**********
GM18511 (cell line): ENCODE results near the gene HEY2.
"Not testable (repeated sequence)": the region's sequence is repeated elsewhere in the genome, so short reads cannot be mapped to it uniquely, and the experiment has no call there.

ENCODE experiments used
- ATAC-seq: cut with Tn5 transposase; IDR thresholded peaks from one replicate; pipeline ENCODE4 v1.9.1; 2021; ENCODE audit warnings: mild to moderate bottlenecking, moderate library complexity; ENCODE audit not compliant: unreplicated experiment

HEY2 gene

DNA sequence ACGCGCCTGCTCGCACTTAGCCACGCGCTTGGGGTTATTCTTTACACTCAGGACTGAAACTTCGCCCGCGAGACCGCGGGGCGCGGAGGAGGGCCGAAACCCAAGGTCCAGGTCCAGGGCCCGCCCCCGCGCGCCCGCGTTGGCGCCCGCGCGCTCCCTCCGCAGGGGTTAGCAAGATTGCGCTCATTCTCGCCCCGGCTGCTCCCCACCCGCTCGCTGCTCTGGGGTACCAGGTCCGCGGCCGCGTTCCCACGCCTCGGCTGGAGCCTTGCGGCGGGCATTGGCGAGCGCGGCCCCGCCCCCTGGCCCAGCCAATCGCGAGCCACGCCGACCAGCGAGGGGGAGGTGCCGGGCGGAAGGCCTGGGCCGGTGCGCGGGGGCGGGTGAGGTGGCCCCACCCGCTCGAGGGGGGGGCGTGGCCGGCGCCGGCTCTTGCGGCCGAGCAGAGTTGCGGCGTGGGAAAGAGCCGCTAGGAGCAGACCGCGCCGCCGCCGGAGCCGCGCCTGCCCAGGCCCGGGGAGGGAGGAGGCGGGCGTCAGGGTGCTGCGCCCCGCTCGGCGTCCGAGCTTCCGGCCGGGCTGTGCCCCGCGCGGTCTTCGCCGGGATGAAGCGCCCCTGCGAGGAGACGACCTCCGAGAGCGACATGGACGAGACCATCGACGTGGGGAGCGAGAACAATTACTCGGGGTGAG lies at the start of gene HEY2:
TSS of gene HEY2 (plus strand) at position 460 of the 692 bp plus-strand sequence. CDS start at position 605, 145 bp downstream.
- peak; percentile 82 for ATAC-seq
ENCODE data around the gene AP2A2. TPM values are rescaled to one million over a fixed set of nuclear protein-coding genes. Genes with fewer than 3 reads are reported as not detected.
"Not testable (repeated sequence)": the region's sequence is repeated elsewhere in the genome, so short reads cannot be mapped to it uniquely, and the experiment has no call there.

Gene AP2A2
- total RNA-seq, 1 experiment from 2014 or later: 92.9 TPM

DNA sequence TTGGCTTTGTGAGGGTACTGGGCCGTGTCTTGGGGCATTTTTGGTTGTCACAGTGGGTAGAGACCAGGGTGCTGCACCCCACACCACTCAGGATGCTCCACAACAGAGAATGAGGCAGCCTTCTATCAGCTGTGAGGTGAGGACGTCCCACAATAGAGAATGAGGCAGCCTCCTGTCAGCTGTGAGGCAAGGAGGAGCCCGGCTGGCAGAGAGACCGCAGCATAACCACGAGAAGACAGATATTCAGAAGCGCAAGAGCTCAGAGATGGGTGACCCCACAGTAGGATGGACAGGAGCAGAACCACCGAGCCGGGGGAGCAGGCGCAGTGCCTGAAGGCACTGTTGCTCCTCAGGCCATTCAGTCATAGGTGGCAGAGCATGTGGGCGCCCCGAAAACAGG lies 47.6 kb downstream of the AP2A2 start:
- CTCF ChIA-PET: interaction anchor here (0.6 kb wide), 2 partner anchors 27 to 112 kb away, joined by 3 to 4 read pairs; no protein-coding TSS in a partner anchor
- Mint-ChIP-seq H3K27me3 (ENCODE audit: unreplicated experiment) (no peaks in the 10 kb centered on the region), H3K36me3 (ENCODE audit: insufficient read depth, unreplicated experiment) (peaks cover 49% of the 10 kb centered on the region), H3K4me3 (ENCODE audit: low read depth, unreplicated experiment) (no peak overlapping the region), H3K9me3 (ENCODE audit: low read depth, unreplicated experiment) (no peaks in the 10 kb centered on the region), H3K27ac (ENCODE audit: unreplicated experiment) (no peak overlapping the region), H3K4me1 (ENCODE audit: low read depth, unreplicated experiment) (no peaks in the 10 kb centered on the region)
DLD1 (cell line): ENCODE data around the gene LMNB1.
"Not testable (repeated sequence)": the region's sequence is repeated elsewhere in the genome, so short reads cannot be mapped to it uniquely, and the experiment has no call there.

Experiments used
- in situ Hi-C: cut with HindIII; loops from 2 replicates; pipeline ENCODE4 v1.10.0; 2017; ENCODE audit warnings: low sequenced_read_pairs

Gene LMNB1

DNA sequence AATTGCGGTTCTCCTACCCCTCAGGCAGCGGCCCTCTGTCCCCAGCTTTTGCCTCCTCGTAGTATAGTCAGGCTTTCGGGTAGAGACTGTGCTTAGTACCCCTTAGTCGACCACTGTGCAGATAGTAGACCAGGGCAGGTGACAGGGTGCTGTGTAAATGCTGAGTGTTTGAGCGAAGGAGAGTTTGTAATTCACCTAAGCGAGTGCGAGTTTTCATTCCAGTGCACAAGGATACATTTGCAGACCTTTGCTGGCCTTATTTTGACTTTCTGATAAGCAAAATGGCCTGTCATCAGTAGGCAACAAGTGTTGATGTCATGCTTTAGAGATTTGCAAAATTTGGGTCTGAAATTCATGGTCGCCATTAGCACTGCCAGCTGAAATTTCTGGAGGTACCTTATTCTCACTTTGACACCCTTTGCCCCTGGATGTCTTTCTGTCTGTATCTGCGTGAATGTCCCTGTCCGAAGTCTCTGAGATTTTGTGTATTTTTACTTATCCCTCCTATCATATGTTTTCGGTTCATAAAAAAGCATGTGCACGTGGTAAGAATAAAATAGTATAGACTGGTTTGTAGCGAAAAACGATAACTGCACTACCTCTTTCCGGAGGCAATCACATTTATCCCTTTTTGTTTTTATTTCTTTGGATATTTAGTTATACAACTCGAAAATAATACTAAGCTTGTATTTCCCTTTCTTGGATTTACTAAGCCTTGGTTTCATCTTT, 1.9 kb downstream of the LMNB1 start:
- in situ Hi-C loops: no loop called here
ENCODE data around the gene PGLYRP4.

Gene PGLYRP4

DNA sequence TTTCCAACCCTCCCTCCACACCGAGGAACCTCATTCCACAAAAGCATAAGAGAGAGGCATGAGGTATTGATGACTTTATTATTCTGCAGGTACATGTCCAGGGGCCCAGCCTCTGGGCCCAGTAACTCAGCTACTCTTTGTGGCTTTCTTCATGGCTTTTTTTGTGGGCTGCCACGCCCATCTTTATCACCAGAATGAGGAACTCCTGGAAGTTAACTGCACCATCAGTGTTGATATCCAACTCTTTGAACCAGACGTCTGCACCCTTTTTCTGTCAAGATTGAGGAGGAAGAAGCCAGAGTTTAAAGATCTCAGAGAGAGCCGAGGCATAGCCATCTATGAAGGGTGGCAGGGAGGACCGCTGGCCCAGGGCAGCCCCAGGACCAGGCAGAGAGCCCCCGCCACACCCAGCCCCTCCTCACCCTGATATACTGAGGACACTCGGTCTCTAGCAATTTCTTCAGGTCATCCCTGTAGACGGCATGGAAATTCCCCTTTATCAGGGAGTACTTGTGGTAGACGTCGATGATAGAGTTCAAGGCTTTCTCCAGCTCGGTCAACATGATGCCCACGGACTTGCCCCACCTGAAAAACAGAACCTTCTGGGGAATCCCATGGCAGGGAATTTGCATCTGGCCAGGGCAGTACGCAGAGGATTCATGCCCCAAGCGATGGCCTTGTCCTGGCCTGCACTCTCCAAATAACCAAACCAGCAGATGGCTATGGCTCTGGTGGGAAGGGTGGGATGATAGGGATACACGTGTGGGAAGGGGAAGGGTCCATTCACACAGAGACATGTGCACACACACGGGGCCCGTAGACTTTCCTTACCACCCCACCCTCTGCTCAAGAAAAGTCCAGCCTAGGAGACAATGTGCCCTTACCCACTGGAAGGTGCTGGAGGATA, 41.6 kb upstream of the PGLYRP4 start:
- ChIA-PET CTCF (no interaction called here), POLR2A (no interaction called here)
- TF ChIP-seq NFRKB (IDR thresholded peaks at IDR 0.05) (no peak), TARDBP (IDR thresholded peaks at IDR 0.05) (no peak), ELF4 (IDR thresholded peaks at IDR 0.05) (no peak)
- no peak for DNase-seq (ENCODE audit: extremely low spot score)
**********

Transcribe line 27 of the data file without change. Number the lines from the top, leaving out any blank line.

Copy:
- TF ChIP-seq NFRKB (IDR thresholded peaks at IDR 0.05) (no peak), TARDBP (IDR thresholded peaks at IDR 0.05) (no peak), ELF4 (IDR thresholded peaks at IDR 0.05) (no peak)